The United States deserves credit for divulging the size of a significant portion of its nuclear arsenal. Washington is by far the most transparent of the nine existing nuclear powers. Russia and China have been particularly derelict in this regard. For additional steps the United States and the other nuclear weapons states could take to enhance the transparency of global nuclear stockpiles, see here and here.
Yet a 6% reduction in four years doesn’t seem to reflect favorably on progress toward the lofty goals the President articulated in Prague at the beginning of his first term. It also pales in comparison to the cuts made by the George W. Bush administration, which slashed the stockpile by about 21% (or over 2100 warheads) during its first four years and 50% (or over 5,000 warheads) by the time it left office in 2001.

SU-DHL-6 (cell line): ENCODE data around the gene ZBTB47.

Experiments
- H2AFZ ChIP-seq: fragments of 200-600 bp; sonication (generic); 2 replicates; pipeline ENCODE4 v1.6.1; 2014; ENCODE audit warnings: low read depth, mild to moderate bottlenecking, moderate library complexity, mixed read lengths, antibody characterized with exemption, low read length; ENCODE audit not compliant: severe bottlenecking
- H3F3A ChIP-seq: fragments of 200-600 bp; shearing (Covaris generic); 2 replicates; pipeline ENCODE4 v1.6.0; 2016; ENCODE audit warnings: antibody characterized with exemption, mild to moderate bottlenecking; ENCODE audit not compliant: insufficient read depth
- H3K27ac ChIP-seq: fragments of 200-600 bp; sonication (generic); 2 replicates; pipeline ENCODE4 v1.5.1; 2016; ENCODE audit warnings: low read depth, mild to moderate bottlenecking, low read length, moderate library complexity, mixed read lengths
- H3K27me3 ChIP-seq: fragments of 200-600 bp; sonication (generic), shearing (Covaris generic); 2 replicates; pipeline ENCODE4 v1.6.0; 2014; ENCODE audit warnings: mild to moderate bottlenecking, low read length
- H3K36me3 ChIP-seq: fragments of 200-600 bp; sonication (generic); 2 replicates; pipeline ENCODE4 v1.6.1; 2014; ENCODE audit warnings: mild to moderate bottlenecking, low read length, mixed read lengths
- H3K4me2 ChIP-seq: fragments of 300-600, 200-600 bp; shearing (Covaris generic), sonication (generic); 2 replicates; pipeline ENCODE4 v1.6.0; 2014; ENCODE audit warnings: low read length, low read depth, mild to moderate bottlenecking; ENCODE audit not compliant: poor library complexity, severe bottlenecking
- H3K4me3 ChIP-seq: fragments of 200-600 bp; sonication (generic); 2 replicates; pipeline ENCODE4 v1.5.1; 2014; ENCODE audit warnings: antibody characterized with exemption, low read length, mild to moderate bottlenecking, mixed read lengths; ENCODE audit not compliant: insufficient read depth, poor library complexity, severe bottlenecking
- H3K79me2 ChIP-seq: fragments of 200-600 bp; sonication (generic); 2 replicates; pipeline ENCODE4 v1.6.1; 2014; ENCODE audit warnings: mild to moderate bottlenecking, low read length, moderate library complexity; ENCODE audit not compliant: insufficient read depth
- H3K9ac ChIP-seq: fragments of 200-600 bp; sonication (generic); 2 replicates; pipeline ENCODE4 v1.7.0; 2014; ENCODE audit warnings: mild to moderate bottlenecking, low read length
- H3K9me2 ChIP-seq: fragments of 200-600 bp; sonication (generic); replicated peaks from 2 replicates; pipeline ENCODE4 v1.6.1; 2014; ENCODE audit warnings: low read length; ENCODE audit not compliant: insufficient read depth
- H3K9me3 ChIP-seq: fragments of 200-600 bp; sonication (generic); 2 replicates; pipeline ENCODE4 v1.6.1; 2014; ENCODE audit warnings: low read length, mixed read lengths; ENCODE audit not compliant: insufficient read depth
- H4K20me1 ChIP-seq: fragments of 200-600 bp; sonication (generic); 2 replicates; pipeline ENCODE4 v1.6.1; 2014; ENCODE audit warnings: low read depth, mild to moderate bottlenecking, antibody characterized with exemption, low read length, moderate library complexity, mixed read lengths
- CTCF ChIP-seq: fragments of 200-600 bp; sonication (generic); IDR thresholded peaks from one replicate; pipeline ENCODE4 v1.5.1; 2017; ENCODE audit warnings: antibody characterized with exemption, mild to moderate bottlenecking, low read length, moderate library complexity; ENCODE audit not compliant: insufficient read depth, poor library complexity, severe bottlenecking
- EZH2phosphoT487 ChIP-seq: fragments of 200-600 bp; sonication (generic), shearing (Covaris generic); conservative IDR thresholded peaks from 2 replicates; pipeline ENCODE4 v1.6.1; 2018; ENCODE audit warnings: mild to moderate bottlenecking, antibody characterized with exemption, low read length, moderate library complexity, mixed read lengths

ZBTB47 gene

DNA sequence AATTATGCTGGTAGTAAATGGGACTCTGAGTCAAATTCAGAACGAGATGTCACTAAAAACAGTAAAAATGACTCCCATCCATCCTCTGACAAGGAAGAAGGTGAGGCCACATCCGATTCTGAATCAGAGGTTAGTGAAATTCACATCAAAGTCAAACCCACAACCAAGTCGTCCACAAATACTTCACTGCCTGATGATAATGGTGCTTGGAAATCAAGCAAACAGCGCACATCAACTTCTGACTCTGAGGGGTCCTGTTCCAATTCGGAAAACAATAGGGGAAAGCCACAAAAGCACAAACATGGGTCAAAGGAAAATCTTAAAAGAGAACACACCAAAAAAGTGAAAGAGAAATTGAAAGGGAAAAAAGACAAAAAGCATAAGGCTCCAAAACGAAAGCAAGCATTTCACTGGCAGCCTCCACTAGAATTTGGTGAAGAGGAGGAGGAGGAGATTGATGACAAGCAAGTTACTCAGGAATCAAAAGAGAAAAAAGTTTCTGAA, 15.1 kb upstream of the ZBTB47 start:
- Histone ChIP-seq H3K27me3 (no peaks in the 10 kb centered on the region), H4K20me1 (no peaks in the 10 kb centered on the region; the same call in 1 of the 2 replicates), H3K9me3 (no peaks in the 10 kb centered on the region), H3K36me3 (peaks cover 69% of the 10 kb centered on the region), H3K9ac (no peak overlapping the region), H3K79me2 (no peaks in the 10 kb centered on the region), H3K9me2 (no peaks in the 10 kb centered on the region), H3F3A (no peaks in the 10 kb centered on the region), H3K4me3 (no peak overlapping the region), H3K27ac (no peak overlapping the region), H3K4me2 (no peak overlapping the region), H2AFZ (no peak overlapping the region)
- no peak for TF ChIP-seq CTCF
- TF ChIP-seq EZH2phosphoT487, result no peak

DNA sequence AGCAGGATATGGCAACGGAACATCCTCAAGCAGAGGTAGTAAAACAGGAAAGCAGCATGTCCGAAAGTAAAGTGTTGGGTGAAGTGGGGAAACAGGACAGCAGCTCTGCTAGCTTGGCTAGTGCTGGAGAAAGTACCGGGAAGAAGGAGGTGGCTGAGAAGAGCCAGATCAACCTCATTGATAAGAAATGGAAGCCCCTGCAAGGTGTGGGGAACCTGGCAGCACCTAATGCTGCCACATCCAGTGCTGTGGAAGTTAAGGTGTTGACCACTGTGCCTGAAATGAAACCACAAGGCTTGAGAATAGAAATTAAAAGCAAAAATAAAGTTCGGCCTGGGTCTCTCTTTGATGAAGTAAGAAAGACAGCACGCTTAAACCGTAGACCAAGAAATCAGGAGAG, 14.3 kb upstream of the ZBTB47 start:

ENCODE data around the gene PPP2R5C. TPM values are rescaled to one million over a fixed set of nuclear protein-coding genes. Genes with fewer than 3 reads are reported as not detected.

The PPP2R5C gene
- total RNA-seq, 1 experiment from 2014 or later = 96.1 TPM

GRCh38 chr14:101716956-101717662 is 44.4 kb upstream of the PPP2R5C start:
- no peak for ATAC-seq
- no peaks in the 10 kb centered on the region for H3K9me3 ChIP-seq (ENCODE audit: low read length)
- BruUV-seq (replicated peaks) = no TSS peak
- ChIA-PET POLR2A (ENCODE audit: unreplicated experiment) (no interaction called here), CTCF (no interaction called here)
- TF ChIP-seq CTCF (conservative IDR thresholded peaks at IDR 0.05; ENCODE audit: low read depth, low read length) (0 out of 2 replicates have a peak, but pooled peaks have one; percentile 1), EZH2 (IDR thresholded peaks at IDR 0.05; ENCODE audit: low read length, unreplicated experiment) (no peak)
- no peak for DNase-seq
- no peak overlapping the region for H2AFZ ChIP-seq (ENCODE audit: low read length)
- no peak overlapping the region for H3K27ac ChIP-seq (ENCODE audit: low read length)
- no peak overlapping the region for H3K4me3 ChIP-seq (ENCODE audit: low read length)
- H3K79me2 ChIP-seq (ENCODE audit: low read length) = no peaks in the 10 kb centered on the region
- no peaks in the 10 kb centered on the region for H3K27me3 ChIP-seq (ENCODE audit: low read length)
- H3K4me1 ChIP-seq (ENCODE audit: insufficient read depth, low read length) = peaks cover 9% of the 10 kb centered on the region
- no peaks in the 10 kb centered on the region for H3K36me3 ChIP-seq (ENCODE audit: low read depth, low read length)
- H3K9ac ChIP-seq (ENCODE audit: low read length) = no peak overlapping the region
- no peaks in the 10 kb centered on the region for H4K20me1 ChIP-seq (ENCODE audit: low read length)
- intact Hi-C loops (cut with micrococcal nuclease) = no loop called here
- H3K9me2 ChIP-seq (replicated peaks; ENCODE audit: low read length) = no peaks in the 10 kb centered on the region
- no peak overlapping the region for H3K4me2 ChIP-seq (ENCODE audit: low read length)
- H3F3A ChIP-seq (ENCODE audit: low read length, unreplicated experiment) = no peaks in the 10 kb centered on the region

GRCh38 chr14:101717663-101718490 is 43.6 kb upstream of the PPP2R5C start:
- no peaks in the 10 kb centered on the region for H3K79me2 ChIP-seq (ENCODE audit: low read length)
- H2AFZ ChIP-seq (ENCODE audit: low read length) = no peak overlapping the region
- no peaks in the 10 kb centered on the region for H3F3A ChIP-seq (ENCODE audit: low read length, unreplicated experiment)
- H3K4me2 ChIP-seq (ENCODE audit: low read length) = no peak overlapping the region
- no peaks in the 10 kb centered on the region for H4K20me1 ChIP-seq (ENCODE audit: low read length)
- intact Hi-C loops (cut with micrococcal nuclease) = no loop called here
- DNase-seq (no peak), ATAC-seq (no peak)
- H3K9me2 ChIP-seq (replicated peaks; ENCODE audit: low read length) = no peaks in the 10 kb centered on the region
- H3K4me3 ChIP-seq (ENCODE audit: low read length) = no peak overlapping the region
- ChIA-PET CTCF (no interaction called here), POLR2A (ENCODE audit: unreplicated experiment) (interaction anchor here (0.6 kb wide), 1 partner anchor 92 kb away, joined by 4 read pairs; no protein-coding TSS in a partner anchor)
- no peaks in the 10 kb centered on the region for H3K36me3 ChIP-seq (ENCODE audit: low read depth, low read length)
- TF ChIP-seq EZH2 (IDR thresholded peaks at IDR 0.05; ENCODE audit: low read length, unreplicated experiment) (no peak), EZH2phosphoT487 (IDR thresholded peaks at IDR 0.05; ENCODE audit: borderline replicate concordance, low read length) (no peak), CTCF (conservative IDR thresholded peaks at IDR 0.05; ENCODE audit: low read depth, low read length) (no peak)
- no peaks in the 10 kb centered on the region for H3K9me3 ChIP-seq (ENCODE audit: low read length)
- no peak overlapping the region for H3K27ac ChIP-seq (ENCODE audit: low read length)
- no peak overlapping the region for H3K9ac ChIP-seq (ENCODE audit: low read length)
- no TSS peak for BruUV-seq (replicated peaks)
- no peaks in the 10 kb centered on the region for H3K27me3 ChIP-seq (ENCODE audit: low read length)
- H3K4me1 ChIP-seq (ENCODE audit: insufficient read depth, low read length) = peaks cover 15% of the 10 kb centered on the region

One of the reasons the Bush administration was able to make such drastic cuts is that it faced an excessive amount of Cold War overhang left over from the Clinton administration, which only reduced the stockpile by about 8% in eight years (using FY 1993 as the starting point).
In addition, Bush did not face opposition from Congress to slashing the stockpile. As I’ve written previously, one of the perks of being a Republican president is the freedom to make drastic changes to US nuclear force levels while Democratic presidents are forced to travel a much tougher political road, often in the pursuit of far less ambitious cuts. President Obama faces similar partisan obstacles.